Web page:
Recently, I made the decision to give up social media. There are many reasons, but ultimately, my philosophy of life has changed ever since I learned the deeper meaning of technology. I’m not going to tell you to give it up as well, everyone has a different relationship with social media. But somewhere deep down, we all know it’s toxic.
For many of us, it does take a toll on our lives and our mental health. We don’t talk enough about how technology was made to make our lives easier, yet somehow, we are becoming a product of it. We are somehow letting it control us, we can’t live without it. It has been allowed to become a part of our body because we take it wherever we go and are quickly filled with anxiety if we’re away from it. I feel if something is giving you more harm than good then it is better to step away from it. That’s what I did.
No one is a social media addict at first, you become one over time when you realize your screen time is more than four hours or the feeling of F.O.M.O. (fear of missing out) without it. Just like everyone, I simply used it for leisure and to keep up with celebrities and current news. At first, it would be a couple of minutes to an hour, then it suddenly became more than four hours. I saw myself going on my phone wherever I was, even in class, just randomly opening up Instagram and scrolling on endless posts and reels.
I knew this was becoming a bad habit when it started affecting my productivity, so I decided I would only use it between one to two hours a day. Little did I know that it would be impossible for me, no matter how restrictive I was, because once you’re inside the endless rabbit hole of reels and YouTube recommendations, it’s hard to get yourself out.
According to an article in Harvard Business Review, they state, “These platforms are designed to trap viewers in a social media rabbit hole: They offer bite-sized content that makes it easy to quickly consume several videos or posts in a row, they often automatically suggest similar content, and many of them even automatically start playing similar videos, reducing the potential for interruptions. While presenting users with engaging content isn’t necessarily a bad thing, the accessibility of this media is exactly what makes it so hard for users to break free from the rabbit hole and get back to whatever they were working on.”
Social Media is designed to keep users entertained and engaged as long as possible, so being wary of the content we consume is so important. What triggered me the most was how much fake news and manipulation is spreading on social media. Most of us learn and get news from social media like Instagram, Facebook, and X, formerly known as Twitter. I’ve seen so many fake videos and news regarding celebrities and politics, so many people’s minds are manipulated by it. There are millions of people posting every second and the system hasn’t had success removing disinformation.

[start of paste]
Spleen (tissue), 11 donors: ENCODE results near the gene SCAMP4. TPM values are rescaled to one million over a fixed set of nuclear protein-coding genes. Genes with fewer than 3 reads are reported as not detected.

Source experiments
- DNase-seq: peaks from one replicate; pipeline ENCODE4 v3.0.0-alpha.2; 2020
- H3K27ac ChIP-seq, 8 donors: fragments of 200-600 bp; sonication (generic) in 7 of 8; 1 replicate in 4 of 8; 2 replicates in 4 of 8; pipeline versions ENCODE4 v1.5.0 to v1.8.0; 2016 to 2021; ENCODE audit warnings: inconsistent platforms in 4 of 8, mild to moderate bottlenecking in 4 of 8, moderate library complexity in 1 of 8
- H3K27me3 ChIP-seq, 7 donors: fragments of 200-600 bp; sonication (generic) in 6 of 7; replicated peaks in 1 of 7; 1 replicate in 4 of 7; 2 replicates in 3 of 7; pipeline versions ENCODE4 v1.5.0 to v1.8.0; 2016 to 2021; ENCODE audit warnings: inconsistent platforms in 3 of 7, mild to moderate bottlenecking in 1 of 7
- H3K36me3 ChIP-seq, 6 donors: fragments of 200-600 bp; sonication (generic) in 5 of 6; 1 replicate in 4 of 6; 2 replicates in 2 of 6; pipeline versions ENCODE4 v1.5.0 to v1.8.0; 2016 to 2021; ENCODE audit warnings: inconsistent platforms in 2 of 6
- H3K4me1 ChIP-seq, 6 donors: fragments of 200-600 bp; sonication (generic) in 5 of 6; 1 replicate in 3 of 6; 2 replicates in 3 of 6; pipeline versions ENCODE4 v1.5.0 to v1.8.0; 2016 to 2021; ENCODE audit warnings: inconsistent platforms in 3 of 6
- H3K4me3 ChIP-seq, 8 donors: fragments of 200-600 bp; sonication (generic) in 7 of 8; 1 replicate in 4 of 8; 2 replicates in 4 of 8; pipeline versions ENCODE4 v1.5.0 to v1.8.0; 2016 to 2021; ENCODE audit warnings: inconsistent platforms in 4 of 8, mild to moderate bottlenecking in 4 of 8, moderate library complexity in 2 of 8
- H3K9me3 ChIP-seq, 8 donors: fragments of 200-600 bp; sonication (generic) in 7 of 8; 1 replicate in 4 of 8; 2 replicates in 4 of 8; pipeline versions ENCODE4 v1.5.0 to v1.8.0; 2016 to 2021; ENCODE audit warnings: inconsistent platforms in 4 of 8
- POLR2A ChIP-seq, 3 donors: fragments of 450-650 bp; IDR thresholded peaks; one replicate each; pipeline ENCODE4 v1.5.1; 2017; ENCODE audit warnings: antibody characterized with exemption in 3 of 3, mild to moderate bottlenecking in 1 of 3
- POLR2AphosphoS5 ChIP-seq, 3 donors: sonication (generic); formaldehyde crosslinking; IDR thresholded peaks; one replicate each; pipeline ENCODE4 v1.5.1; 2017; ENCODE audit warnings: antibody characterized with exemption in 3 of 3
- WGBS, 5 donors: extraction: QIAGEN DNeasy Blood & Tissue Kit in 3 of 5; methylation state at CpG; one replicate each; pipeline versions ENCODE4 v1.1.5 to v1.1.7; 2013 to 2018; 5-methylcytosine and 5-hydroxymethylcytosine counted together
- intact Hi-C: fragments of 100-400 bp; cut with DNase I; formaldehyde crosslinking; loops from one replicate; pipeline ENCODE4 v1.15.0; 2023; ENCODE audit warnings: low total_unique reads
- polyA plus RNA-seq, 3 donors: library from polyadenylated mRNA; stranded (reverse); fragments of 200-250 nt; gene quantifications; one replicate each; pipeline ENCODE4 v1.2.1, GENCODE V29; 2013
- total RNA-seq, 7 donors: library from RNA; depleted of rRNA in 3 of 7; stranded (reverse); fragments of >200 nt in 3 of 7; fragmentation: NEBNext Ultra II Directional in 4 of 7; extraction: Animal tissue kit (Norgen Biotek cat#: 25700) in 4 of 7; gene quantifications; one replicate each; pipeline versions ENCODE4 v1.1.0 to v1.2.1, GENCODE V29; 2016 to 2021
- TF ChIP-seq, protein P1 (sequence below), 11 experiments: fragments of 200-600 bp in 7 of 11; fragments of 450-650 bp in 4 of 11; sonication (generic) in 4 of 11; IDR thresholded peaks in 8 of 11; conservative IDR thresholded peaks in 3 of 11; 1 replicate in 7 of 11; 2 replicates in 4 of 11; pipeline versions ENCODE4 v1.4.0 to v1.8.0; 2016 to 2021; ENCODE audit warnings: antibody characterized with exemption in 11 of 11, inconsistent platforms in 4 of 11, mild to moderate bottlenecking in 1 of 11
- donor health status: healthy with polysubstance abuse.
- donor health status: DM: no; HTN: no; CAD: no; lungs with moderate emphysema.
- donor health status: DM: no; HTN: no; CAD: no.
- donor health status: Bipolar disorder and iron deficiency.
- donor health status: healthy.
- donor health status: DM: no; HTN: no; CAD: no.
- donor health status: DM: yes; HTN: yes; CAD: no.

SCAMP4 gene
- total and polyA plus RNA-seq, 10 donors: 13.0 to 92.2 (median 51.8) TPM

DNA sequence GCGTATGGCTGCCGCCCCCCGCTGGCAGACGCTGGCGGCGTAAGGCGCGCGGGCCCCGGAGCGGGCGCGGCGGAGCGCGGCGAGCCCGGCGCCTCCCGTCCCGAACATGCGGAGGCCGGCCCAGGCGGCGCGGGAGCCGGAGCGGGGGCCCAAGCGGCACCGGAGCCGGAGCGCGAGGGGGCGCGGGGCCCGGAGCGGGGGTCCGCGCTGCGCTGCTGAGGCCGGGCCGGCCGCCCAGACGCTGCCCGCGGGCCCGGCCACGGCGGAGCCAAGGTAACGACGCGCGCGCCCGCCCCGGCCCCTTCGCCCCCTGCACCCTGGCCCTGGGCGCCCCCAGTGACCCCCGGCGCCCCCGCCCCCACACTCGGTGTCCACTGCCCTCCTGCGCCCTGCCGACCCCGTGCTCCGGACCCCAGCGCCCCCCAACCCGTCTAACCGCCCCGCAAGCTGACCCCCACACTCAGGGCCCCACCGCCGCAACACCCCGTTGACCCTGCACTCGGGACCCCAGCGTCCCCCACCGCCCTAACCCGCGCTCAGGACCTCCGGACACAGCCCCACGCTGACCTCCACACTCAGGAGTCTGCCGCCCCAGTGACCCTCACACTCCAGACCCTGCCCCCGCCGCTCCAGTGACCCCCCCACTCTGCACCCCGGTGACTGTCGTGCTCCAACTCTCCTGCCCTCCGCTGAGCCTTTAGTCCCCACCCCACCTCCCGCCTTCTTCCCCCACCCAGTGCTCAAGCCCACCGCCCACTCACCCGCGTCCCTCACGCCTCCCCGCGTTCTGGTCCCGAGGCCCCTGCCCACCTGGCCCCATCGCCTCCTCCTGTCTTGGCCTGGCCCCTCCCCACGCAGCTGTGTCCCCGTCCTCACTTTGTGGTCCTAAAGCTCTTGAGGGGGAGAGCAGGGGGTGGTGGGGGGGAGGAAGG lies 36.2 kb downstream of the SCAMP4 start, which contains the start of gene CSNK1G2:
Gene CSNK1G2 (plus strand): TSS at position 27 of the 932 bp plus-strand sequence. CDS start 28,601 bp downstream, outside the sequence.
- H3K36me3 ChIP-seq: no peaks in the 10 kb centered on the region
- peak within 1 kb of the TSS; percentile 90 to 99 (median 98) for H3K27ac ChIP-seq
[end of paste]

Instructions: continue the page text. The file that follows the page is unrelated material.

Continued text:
Ever since I stepped away from social media platforms, I have had days where I want to go back, maybe because of F.O.M.O. or boredom, but I remind myself that there really isn’t anything to gain, nor am I missing out on anything. According to Social Media Victims Law Center, they say that users who use social media have the same effect on their brains as recreational drugs, and also, the research from Michigan State states that things like snaps, shares, likes, and posts affect the brain chemistry of users in the same way as cocaine use.
The only way I tackled and fought back the urge to use social media again was by keeping myself busy with work and hobbies. I would spend almost five hours mindlessly scrolling and I wouldn’t even know what I just watched and learned. I personally wasted a lot of time and pushed away things I really wanted to do, so after I deleted social media, I had so much time to try new things and get my homework done on time.
Even if you don’t want to personally stay away from social media, my message would only be that you consciously use the time you spend on social media and fact-check what you read. Also, stepping away from it when it starts affecting your mental health. And the next time when you’re bored and catch yourself reaching out for your phone, why not try something new or stop procrastinating on your work before falling into a rabbit hole.
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